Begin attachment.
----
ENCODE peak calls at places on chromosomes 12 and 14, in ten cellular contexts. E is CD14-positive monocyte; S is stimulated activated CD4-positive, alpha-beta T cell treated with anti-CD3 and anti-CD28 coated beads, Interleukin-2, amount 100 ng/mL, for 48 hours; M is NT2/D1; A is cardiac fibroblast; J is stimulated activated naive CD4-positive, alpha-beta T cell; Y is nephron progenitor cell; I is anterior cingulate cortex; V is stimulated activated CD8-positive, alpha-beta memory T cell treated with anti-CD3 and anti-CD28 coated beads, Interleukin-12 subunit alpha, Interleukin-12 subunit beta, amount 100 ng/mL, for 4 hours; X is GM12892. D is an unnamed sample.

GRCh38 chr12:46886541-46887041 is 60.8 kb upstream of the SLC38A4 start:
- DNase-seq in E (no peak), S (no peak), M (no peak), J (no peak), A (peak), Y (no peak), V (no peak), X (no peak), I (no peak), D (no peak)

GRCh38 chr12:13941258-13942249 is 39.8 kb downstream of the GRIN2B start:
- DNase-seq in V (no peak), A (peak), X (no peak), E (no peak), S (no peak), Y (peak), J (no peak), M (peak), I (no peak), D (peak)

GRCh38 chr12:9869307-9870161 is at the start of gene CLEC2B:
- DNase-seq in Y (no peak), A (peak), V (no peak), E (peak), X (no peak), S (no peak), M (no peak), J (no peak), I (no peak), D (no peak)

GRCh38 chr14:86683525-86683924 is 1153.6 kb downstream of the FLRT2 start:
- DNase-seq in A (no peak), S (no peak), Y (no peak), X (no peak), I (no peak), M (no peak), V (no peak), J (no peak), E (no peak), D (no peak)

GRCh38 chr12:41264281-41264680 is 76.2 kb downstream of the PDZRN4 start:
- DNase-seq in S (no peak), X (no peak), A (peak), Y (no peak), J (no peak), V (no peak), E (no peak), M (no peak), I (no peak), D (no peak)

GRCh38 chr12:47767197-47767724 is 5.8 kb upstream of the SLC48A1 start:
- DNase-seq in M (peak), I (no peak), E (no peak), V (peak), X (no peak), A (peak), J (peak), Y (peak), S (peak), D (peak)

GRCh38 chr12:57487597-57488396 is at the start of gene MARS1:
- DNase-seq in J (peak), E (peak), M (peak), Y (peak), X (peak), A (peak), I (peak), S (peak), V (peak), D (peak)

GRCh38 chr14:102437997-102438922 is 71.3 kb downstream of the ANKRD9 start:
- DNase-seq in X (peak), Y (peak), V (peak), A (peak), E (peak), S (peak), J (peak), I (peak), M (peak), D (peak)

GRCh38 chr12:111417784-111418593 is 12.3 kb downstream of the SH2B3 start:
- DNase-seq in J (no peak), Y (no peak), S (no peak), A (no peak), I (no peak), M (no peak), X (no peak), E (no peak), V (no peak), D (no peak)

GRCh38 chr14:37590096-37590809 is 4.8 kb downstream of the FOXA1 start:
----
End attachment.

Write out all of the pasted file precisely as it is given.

ENCODE peak calls at places on chromosomes 12 and 14, in ten cellular contexts. E is CD14-positive monocyte; S is stimulated activated CD4-positive, alpha-beta T cell treated with anti-CD3 and anti-CD28 coated beads, Interleukin-2, amount 100 ng/mL, for 48 hours; M is NT2/D1; A is cardiac fibroblast; J is stimulated activated naive CD4-positive, alpha-beta T cell; Y is nephron progenitor cell; I is anterior cingulate cortex; V is stimulated activated CD8-positive, alpha-beta memory T cell treated with anti-CD3 and anti-CD28 coated beads, Interleukin-12 subunit alpha, Interleukin-12 subunit beta, amount 100 ng/mL, for 4 hours; X is GM12892. D is an unnamed sample.

GRCh38 chr12:46886541-46887041 is 60.8 kb upstream of the SLC38A4 start:
- DNase-seq in E (no peak), S (no peak), M (no peak), J (no peak), A (peak), Y (no peak), V (no peak), X (no peak), I (no peak), D (no peak)

GRCh38 chr12:13941258-13942249 is 39.8 kb downstream of the GRIN2B start:
- DNase-seq in V (no peak), A (peak), X (no peak), E (no peak), S (no peak), Y (peak), J (no peak), M (peak), I (no peak), D (peak)

GRCh38 chr12:9869307-9870161 is at the start of gene CLEC2B:
- DNase-seq in Y (no peak), A (peak), V (no peak), E (peak), X (no peak), S (no peak), M (no peak), J (no peak), I (no peak), D (no peak)

GRCh38 chr14:86683525-86683924 is 1153.6 kb downstream of the FLRT2 start:
- DNase-seq in A (no peak), S (no peak), Y (no peak), X (no peak), I (no peak), M (no peak), V (no peak), J (no peak), E (no peak), D (no peak)

GRCh38 chr12:41264281-41264680 is 76.2 kb downstream of the PDZRN4 start:
- DNase-seq in S (no peak), X (no peak), A (peak), Y (no peak), J (no peak), V (no peak), E (no peak), M (no peak), I (no peak), D (no peak)

GRCh38 chr12:47767197-47767724 is 5.8 kb upstream of the SLC48A1 start:
- DNase-seq in M (peak), I (no peak), E (no peak), V (peak), X (no peak), A (peak), J (peak), Y (peak), S (peak), D (peak)

GRCh38 chr12:57487597-57488396 is at the start of gene MARS1:
- DNase-seq in J (peak), E (peak), M (peak), Y (peak), X (peak), A (peak), I (peak), S (peak), V (peak), D (peak)

GRCh38 chr14:102437997-102438922 is 71.3 kb downstream of the ANKRD9 start:
- DNase-seq in X (peak), Y (peak), V (peak), A (peak), E (peak), S (peak), J (peak), I (peak), M (peak), D (peak)

GRCh38 chr12:111417784-111418593 is 12.3 kb downstream of the SH2B3 start:
- DNase-seq in J (no peak), Y (no peak), S (no peak), A (no peak), I (no peak), M (no peak), X (no peak), E (no peak), V (no peak), D (no peak)

GRCh38 chr14:37590096-37590809 is 4.8 kb downstream of the FOXA1 start: